Apparently it also isn’t possible for the European Commission to achieve agreement among member countries to authorize new GMOs for importation as human food or livestock feed. Since the regulations for considering GMO applications went into effect in 2003, a qualified majority of member states has never agreed to approve a new food or feed product. When the outcome among member states is “no opinion,” the decision on whether to allow a product containing GMOs to be imported reverts to the Commission. Perhaps with some reluctance, the Commission has approved the importation of around 50 genetically modified products.
Perhaps in anticipation of Halloween, two components of corporate welfare have been doing their best impression of a Hollywood monster that refuses to die.
The Export‐Import Bank (Ex‐Im) seems poised to come back from the grave, and promises have already been made to reverse the minor cuts to the crop insurance subsidy program agreed to in this week’s budget deal. These cases give some insight into just how difficult it is to actually get rid of corporate welfare.
Cato has long criticized both corporate welfare and crony capitalism, which benefit the few, the powerful, and the politically connected at the expense of everyone else. These policies introduce distortions into the market and limit competition, all at taxpayer expense. Despite their many harmful effects, the nature of these programs, with concentrated benefits and dispersed costs makes it hard to root out corporate welfare from the budget. The groups and companies that benefit are highly motivated to make sure they continue, while ordinary people who all bear a smaller share of the cost are more focused on other things like the practical concerns of providing for their families. This can explain part of why it’s so hard to end any of the many programs that make up the web of corporate welfare.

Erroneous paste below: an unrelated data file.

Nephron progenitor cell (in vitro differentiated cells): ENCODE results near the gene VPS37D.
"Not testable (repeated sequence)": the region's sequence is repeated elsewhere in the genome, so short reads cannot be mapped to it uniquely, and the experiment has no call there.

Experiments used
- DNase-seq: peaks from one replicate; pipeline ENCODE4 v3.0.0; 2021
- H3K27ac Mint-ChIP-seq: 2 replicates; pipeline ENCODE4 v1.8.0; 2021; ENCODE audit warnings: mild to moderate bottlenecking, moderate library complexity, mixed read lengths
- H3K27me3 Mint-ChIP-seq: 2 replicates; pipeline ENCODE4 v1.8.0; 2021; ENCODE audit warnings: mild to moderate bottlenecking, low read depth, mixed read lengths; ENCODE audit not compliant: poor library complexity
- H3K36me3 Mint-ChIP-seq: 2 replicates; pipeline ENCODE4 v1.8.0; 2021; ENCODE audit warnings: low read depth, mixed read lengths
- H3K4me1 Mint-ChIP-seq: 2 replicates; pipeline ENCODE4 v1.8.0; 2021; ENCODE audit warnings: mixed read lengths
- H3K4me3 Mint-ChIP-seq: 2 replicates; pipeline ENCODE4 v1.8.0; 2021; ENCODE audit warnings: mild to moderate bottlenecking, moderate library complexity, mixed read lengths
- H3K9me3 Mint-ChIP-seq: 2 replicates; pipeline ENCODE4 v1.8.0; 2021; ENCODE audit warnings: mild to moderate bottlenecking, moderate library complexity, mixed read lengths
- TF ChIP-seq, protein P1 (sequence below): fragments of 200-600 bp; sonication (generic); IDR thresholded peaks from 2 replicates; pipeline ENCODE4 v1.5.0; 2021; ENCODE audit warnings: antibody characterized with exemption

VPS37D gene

Ex‐Im provides financing and loan guarantees for foreign customers of certain U.S. companies. While proponents argue that Ex‐Im is critical to exports and helps American businesses, the vast majority of these benefits flow to a handful of major corporations, and roughly 98 percent of U.S. exports do not get any kind of Ex‐Im assistance at all. As Cato’s Dan Ikenson has shown, these subsidies also harm “competing U.S. firms in the same industry, who do not get Ex‐Im backing, and U.S. firms in downstream industries, whose foreign competition is now benefiting from reduced capital costs courtesy of U.S. government subsidies.” Given these inefficiencies and distortions, opponents of Ex‐Im cheered when the bank’s charter lapsed this summer, but unfortunately that was not the last chapter in this saga. Earlier this week, the House, in a discouraging instance of bipartisanship, voted to reopen Ex‐Im by a 331–118 margin. While it still has to get past the Senate, a similar bill passed that chamber earlier this year, and the measure will likely be included in the coming highway bill. So after a prolonged battle to shut down this one small component of corporate welfare, the hard‐fought victory for Ex‐Im opponents will probably be short‐lived.
Tucked into this week’s very disappointing budget deal was one minor positive aspect: modest cost savings from making changes to the subsidized crop insurance program. In this program, farmers can purchase insurance from approved private insurance companies, and the federal government reimburses these insurance companies for administrative and operating costs in addition to reinsuring their losses. The tweak in the budget deal wouldn’t even achieve savings by increasing the insurance premiums paid by farmers, but by merely lowering the rate of return for the insurance companies from 14.5 percent of premiums to 8.9 percent. It’s worth noting that the Congressional Budget Office estimated that this change would save about $3 billion through 2025, and that these savings would not really start to materialize until 2019. Perhaps unsurprisingly, Roll Call reports that “[f]arm-state lawmakers have been assured by leaders that a provision in the bipartisan budget deal that would trim the federal crop insurance subsidy program will be replaced down the road.” This modest change was years away from even taking effect and the savings were extremely modest over a decade, but there have already been promises to reverse them, citing the potential for “dramatic” consequences.
Past Cato research has analyzed the amount of corporate welfare in the federal budget, estimating that it consistently accounts for more than $100 billion (in inflation‐adjusted dollars) each year.